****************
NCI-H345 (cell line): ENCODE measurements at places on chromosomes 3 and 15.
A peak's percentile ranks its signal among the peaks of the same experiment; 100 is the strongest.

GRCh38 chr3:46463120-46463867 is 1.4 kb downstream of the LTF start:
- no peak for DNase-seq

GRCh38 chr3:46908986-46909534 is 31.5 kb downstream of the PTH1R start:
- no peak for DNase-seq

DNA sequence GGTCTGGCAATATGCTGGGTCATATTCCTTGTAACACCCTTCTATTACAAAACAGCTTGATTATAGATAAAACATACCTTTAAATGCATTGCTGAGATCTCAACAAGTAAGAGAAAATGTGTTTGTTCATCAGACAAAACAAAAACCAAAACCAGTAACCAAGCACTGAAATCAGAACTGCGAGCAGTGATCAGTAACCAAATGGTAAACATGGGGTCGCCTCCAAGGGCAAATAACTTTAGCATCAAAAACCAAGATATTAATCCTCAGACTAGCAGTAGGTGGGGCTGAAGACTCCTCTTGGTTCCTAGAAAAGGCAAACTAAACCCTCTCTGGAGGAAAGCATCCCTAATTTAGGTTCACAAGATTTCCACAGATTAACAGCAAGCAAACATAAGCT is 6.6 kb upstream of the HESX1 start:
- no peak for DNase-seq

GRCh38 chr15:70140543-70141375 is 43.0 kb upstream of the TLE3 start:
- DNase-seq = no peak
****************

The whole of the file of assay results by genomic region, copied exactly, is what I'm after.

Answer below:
NCI-H345 (cell line): ENCODE measurements at places on chromosomes 3 and 15.
A peak's percentile ranks its signal among the peaks of the same experiment; 100 is the strongest.

GRCh38 chr3:46463120-46463867 is 1.4 kb downstream of the LTF start:
- no peak for DNase-seq

GRCh38 chr3:46908986-46909534 is 31.5 kb downstream of the PTH1R start:
- no peak for DNase-seq

DNA sequence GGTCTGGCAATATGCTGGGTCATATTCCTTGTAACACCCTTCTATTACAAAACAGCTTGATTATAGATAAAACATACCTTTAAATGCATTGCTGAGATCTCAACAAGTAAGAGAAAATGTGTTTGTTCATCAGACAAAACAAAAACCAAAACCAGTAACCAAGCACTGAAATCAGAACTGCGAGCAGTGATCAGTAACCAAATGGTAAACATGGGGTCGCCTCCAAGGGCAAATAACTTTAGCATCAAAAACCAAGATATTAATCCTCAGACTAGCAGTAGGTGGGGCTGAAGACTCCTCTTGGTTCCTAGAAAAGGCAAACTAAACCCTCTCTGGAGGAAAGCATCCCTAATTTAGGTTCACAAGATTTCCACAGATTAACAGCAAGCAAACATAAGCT is 6.6 kb upstream of the HESX1 start:
- no peak for DNase-seq

GRCh38 chr15:70140543-70141375 is 43.0 kb upstream of the TLE3 start:
- DNase-seq = no peak